I watched most of the Oscars with the sound down due to having dinner with friends at the time, but even so I was upset by Celine Dion singing during the In Memoriam segment. I mean, haven’t these poor dead people been through enough without having to endure that kind of eulogy? And what was she doing in LA in the first place? I thought Vegas had her chained by the leg to Cerberus at all times.
Those Danish seem to be making good films. If I could just understand what they were saying…
The Social Network won some awards too. Fincher can’t seem to catch a break. I still maintain that, if Zodiac had been released during awards season and not banished to February like an unwanted puppy, it and he probably would have gotten nominated if not won. Then in 2008, Fincher was the early front runner for Best Director for The Curious Case of Benjamin Button but then Danny Boyle’s dark horse depressing/feel-good movie Slumdog Millionaire blew onto the scene and won the whole thing. This year, again, Fincher seemed an early lock to take it all, but then another British indie blasts through and wins gold. Poor Fincher. He made a good film, just not good enough, I guess, to win him an award.
Aaron Sorkin won the award for wittiest banter. I mean, Best Adapted Screenplay. Everyone knew he’d win. Even he knew he’d win, as evidenced by how quickly he shot out of his seat and took the stage. Now, maybe he’ll take the momentum built up by this to make another television series about the making of a television series. I could use another one of those.
The Social Network also took home awards for Best Editing and Best Original Score, both of which were quite good. Again, funny was the clip shown for Best Editing was the rowing sequence. It’s a great scene, and absolutely well-edited, but it’s probably the least indicative of the film as a whole. Oh, and Trent Reznor has an Oscar. This just sits nicely with me.
The acting awards, where to begin? While I think everybody who won did a great job, I do not like this trend that started a few years ago of having the presenter say a little special something to each nominee before the award is announced. Even though I know the answer before I ask it, why should actors get any better treatment than anybody else? They’re already given nearly carte blanche to say whatever they want for as long as they want, why should they get the extra ego stroke of having a respected member of the acting community blow sunshine up their ass for two minutes? All it does is lengthen an already long event.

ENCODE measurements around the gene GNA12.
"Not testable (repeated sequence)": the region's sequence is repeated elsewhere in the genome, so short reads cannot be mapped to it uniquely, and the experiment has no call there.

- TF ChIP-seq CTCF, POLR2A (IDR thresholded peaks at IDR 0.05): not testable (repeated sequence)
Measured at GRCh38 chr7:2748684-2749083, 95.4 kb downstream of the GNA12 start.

Regardless, the actual awards were, I think, given to deserving people. Melissa Leo did a fantastic job in The Fighter and, while I would have liked to see Amy Adams get it, Leo was nearly unrecognizable in the role. Christian Bale, too, I felt did a great job, though my friend has a valid complaint about him, which is that you can always see him acting. I think that’s only true of when he speaks in public. He’s somehow more believable and likable as a crack head than as an actor receiving an award.
Natalie Portman’s win for Black Swan sits fine with me and the clip they showed, of her crying on the phone to her mom out of a mix of happiness and exhaustion, is one of the main reasons for it. That was nice of her baby-daddy to help her up the steps seeing as he did that to her.
Colin Firth won best actor. If anyone was surprised by that, please stand up and accept your slingshot blast. He did an excellent job as the stuttering royal in The King’s Speech and was bound to win. He’s a class act and while his acceptance speech was long, I wasn’t once bored and was in fact entertained throughout.
The King’s Speech cleaned up. While I pretty much knew it was going to win Best Picture, I was surprised David Seidler won for Best Original Screenplay and very surprised Tom Hooper won Best Director. Seidler makes sense given the hardship he had in getting the script produced, having a royal mandate slowing him down and all, as well as his own stuttering. While I think Tom Hooper did a good job, I thought Fincher’s, Aronofsky’s, and even the Coen Bros.’ direction was more indelible than Hooper’s, but again, I was unsurprised and even happy with The King’s Speech winning best picture. I suppose it was all part and parcel.
The Oscars are over for another year. All the buildup is over and we can go back to what really matters: watching big budget summer blockbusters! When’s Cowboys and Aliens coming out?